About the Red-cockaded Woodpecker
The dapper Red-cockaded Woodpecker was once a common sight throughout the mighty longleaf pine forests of the Southeastern United States. Today, only about 15,000 individuals remain. Only the male sports the small red mark, or "cockade," on its nape; this term harkens back to the early 1800s and refers to a ribbon or other ornament worn on a hat. Although similar to the related Downy and Hairy Woodpeckers, the Red-cockaded can be told from them by its clear white cheek patch.
Like the similarly rare Kirtland's Warbler and Black-capped Vireo, the Red-cockaded Woodpecker requires habitats maintained by periodic natural burns. Due to harvest of large, mature pines, the loss of the open understory due to years of fire suppression, and large-scale clearing, great swathes of suitable pine forest have been lost, leaving the Red-cockaded Woodpecker dangerously close to extinction.
Red-cockaded Woodpeckers are a “keystone” species of southern pine forests— a species that other wildlife depends upon. The birds excavate their own nest cavities in living trees, which later provide nesting habitat for other cavity-users including Red-headed Woodpecker and Eastern Bluebird, along with mammals such as southern flying squirrel.
Songs and Sounds
The Red-cockaded Woodpecker is a social species, living in small, noisy family groups that can often be detected by their rather squeaky, chattering calls. Listen to a variety of Red-cockaded Woodpecker vocalizations here:
A single male:
Group of adults foraging:
Breeding and Feeding
Sappy Nest Defenses
The Red-cockaded is the only woodpecker species that excavates cavities in living pines; most species will only excavate in dead wood such as a snag or a dead branch on a live tree. Red-cockaded Woodpeckers prefer older trees with red heart disease, a fungus that softens the wood and allows for easier excavation. In spite of this, the birds typically need many years to complete a nesting or roosting cavity, but will start and actively work on many cavities at once.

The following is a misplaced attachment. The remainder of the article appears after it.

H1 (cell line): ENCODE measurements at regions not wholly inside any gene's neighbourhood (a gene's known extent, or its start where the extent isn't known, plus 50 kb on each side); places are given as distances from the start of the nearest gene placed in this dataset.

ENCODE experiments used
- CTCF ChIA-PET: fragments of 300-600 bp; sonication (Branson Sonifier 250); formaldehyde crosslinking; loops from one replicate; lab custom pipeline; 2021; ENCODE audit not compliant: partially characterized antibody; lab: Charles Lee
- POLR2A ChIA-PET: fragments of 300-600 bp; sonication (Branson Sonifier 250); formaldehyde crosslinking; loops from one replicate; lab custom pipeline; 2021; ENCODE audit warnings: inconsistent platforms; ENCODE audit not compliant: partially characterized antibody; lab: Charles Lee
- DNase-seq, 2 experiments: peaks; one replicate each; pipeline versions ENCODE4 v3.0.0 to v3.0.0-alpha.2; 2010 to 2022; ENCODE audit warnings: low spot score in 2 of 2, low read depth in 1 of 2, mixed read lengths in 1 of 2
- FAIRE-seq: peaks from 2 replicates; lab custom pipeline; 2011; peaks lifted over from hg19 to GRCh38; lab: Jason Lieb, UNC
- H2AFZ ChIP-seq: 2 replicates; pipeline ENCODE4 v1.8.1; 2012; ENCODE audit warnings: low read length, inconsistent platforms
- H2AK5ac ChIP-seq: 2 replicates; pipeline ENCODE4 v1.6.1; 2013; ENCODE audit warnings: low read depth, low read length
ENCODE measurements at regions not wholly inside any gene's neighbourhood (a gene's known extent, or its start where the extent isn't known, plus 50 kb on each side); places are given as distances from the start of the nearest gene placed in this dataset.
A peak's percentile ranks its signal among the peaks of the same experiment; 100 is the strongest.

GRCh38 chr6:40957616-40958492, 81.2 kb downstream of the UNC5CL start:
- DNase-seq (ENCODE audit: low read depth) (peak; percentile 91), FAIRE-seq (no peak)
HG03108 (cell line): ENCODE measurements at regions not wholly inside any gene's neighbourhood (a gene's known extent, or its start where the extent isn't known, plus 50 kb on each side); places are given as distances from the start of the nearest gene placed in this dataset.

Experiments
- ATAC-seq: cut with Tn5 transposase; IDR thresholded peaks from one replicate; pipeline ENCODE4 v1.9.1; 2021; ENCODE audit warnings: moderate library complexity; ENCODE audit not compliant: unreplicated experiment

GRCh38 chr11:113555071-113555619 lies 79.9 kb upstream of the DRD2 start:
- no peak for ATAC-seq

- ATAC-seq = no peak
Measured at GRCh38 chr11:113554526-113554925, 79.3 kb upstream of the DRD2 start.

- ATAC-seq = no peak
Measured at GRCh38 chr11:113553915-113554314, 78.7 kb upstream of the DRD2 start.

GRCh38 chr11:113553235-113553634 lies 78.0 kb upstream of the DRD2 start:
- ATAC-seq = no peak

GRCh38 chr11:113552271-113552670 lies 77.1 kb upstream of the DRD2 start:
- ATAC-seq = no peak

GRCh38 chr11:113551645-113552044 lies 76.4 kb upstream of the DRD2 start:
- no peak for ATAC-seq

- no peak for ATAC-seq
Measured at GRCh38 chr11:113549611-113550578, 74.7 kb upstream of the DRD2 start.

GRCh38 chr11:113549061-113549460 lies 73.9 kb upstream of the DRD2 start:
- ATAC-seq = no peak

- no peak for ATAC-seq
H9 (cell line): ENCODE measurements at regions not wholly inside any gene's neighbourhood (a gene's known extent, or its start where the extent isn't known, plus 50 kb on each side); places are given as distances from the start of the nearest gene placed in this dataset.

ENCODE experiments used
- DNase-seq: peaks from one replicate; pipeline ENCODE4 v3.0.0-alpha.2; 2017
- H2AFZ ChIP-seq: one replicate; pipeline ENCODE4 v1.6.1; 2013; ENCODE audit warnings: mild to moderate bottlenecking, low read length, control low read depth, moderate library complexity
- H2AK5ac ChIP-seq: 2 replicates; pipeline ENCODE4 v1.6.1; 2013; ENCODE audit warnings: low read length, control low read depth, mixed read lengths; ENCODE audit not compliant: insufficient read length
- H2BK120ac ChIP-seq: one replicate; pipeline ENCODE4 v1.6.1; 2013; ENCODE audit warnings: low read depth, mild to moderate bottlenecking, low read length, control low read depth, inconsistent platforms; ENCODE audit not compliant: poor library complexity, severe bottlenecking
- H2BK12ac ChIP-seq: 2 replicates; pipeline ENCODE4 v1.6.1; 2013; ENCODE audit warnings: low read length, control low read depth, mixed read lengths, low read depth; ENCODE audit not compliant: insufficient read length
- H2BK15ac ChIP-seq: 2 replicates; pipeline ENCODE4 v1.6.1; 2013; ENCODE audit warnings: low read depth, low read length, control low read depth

As the birds excavate, the live pine tree "bleeds" sticky sap around the hole opening, which discourages tree-climbing snakes that could take eggs and young birds. Apparently well aware of the sap's benefits, the woodpeckers actively unclog the sap wells to maintain their nest defenses.
Red-cockaded Woodpeckers are cooperative breeders, living in small family groups composed of a breeding pair and several helpers (usually male offspring from previous years). These helpers assist in raising young by incubating eggs and brooding and feeding nestlings. The entire family often forages as a group over a territory size of about 125 to 200 acres.
Division of Diet
Red-cockaded Woodpeckers dine on the wide variety of insects, and their eggs and larvae, found in or on pine trees. They prefer larger, older pines for foraging and find their prey by flaking away and probing under pine bark.
Male and female Red-cockaded Woodpeckers exhibit different foraging behavior, with males favoring the tree limbs and upper trunk and females foraging on the trunk below the crown. This divided foraging behavior is most noticeable in winter when insects are scarce and may help reduce competition between individual birds when food is hard to find.
Region and Range
This woodpecker species is found only in the continental United States, with a range that originally included the entire southeast. Red-cockaded Woodpeckers are now found in a reduced area from Oklahoma east to Virginia, and south to Florida and Texas. The species is non-migratory, although individuals may wander in response to habitat loss.
The Red-cockaded Woodpecker was listed as Endangered when the Endangered Species Act was enacted in 1973. Since that time, the U.S. Fish and Wildlife Service has worked with a wide variety of partners on federal and private lands to stabilize and increase populations of the species.
Help support ABC's conservation mission!
On public lands, managers now set controlled fires to mimic the natural burns that historically maintained suitable Red-cockaded Woodpecker habitat. By maintaining older trees in the landscape, along with building artificial nest cavities and translocation programs, conservationists have also helped boost populations and establish new colonies.
ABC's work with the Sustainable Forestry Initiative is helping inform forest management practices that benefit landowners while maintaining habitat for Bachman's Sparrow, Northern Bobwhite, and Swallow-tailed Kite while keeping forests on the landscape to support Red-cockaded Woodpecker and other birds.
Policies enacted by the U.S. Congress and federal agencies, such as the U.S. Fish and Wildlife Service, have a huge impact on U.S. birds. You can help shape these rules for the better by telling lawmakers to prioritize birds, bird habitat, and bird-friendly measures. To get started, visit ABC's Action Center.
Living a bird-friendly life can have an immediate impact on the birds around you. Doing so can be as easy as adding native plants to your garden, avoiding pesticides, and keeping cats indoors. To learn more, visit our Bird-Friendly Life page.
American Bird Conservancy and our Migratory Bird Joint Venture partners have improved conservation management on more than 8.5 million acres of U.S. bird habitat — an area larger than the state of Maryland — over the last ten years. This is a monumental undertaking, requiring the support of many, and you can help by making a gift today.